“The phone was on the table and he was speaking to Paul Aldridge, who had previously been with West Ham and got himself in trouble, and was also part of Thaksin’s world.

“So, picture the scene. There’s Paul with his London accent: ‘Pairoj, you got to tell me what we’re doing, it’s getting out of control.’

“Pairoj was lying on a chaise lounge, getting a massage, and shouting: ‘Yes, yes, yes! Very messy, messy, it’s getting messy.’ Something got lost in translation and – on my daughter’s eyesight, this is the truth – that was misheard as “we’ve got to get Messi.'”

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Manchester City's Stephen Ireland celebrates with teammate Jo during the Premier League match against Sunderland AFC at the Stadium of Light, Sunderland. 31 August 2008.

READ: Where are they now? Man City’s final XI before Sheikh Mansour takeover

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On Pep Guardiola’s orders, Barcelona had already gotten rid of Deco and Ronaldinho that summer. The prospect of selling their star asset was utterly unthinkable. Not least because their fledgeling coach was already under pressure after starting his tenure with a 1-0 defeat to minnows Numancia.

The idea of City, something of a basket case back then, signing one of the world’s most talented young footballers was ludicrous.

“That was the enduring comedy of Manchester City, I suppose,” Cook added.

“Paul came to me afterwards: ‘Garry, this is getting confusing, I don’t know what we are doing here.’ I said: ‘Put the offer in, let’s see what we come up with.’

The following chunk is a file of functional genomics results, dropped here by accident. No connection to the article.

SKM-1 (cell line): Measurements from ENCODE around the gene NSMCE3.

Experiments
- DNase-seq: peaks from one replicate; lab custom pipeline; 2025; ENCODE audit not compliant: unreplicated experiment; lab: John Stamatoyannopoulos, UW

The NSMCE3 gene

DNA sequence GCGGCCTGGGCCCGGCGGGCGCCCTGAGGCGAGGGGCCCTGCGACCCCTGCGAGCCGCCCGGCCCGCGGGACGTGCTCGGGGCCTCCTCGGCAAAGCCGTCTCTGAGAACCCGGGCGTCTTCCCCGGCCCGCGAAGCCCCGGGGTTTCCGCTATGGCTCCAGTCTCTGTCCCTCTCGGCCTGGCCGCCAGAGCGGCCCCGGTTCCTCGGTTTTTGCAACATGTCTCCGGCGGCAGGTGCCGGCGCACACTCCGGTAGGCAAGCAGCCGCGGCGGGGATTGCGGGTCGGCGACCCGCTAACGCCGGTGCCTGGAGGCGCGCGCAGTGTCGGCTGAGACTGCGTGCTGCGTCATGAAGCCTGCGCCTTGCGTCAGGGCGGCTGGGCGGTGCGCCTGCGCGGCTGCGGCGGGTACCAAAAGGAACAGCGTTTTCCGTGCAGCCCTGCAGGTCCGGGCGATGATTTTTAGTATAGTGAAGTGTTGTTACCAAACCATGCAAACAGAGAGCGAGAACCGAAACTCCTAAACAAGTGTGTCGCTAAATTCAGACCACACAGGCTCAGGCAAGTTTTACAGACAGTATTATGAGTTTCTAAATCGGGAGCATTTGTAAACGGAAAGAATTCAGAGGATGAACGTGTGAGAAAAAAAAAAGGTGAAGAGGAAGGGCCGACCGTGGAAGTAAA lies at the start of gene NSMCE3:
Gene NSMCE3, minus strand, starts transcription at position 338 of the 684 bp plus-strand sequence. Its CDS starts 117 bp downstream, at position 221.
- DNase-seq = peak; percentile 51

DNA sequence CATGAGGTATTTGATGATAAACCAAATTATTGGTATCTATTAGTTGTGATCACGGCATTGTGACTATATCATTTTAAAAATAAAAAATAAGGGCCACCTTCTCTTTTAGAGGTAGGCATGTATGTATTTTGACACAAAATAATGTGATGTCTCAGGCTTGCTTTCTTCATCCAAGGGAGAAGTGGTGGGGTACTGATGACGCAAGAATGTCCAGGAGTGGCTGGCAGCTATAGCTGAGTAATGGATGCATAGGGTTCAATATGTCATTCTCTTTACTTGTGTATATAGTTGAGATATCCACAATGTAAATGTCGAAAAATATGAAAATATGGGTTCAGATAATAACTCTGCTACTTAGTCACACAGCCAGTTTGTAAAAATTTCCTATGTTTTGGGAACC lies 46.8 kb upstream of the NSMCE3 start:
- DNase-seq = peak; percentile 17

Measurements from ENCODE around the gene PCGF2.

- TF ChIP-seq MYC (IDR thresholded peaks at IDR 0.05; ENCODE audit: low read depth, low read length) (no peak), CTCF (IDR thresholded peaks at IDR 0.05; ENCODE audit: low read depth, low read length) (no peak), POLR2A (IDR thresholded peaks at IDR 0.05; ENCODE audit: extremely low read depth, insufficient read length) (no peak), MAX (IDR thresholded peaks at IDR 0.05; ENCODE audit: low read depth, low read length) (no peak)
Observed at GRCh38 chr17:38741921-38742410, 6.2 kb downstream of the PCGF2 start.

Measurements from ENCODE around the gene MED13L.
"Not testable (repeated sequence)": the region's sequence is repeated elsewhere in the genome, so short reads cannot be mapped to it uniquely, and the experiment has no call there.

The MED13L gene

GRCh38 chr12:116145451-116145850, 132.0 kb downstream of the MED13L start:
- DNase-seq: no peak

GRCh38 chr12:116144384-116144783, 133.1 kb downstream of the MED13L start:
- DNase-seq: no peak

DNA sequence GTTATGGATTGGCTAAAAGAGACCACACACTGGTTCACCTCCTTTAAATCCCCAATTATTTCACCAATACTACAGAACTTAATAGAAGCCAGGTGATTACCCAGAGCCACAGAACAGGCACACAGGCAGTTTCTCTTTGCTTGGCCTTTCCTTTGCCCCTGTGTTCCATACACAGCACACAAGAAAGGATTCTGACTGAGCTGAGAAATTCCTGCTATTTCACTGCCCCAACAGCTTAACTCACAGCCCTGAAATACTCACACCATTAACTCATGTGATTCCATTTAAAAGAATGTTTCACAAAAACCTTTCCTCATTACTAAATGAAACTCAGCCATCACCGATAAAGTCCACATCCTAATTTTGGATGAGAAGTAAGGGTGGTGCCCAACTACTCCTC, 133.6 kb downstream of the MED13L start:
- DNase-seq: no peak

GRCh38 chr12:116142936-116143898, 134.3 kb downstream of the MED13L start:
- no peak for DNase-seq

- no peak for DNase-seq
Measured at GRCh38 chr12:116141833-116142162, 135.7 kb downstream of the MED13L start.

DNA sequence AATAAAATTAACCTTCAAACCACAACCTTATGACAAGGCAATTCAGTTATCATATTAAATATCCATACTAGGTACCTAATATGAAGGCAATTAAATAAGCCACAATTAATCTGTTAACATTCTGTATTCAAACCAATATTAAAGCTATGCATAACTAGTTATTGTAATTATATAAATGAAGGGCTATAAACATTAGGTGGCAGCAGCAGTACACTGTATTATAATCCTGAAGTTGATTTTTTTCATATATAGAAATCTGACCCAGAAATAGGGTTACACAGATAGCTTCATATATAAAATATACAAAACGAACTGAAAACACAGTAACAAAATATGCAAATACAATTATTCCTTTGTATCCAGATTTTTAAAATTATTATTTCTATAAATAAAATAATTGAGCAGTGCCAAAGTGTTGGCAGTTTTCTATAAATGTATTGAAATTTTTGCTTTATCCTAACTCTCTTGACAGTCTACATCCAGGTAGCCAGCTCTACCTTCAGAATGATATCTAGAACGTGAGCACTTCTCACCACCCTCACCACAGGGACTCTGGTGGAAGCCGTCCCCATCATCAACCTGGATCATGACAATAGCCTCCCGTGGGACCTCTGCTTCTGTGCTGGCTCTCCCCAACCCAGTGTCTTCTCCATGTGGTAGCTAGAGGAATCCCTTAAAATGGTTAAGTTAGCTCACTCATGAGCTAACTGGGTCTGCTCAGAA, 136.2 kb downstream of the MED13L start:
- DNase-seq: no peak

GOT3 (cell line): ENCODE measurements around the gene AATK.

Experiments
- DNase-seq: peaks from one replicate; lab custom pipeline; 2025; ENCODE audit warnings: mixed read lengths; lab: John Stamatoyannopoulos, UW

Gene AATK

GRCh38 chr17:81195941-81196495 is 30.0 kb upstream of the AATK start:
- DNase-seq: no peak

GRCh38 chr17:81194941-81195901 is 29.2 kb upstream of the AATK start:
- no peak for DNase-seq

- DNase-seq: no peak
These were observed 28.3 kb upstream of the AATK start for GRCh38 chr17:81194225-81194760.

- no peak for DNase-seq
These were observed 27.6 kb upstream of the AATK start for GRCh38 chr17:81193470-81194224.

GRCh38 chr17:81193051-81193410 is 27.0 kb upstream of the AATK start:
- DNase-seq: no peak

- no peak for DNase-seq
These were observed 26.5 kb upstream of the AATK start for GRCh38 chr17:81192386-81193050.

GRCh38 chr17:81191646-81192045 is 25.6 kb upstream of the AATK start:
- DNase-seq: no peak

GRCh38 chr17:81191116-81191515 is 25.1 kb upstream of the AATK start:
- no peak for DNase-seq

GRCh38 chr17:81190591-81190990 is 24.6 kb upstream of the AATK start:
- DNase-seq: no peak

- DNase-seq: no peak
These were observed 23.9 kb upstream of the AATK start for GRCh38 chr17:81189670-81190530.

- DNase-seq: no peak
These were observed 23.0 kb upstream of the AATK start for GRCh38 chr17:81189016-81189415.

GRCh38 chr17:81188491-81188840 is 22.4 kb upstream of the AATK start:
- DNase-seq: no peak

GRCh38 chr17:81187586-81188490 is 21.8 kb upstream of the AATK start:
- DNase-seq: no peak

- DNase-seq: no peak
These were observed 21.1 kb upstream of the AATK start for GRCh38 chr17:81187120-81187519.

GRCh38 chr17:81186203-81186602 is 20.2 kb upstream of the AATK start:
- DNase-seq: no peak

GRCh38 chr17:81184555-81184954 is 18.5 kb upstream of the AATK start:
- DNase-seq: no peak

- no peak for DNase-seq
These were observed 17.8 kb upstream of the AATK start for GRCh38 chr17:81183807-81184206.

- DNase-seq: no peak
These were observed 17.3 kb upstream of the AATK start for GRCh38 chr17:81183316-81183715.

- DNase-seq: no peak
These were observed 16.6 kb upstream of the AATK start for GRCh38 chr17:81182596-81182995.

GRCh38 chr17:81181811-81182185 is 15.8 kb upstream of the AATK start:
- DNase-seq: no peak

“Then Dave Richards called me the next day from the Premier League. ‘Garry, have you put in an offer for Lionel Messi? Seventy million pounds? Are you mad?’

“He said he’d had a call from Barcelona and they wanted to know if it was real. They were saying to Dave that, if it was real, they might have done a deal a few weeks earlier.”

A fork in the road

As Messi winds down his career in Paris, it appears increasingly unlikely we’ll ever get to see the Argentinian icon turn out in the Premier League.

But that 2008 chapter wasn’t the only time that the Argentinian has faced a fork in the road with an option of moving to one of English football’s glamour clubs.

According to the Daily Mail, Messi’s sponsor Adidas were so keen for him to leave Nike-backed Barcelona for Chelsea in 2012 that they offered to pay half of his £210million buyout clause.

Twelve years after City’s bodged bid, Messi reportedly called Guardiola to discuss the possibility of moving to the Etihad before sending the infamous burofax that stated his intention to leave Barcelona. The Catalan club’s hierarchy called his bluff and he ended up staying put for another year before signing for PSG.

So we’ll never quite get the answer to whether Messi could do it on a wet and windy night at Stoke City, but given how he routinely ripped apart the Premier League’s top clubs in the Champions League we can hazard a guess that he’d have probably done alright.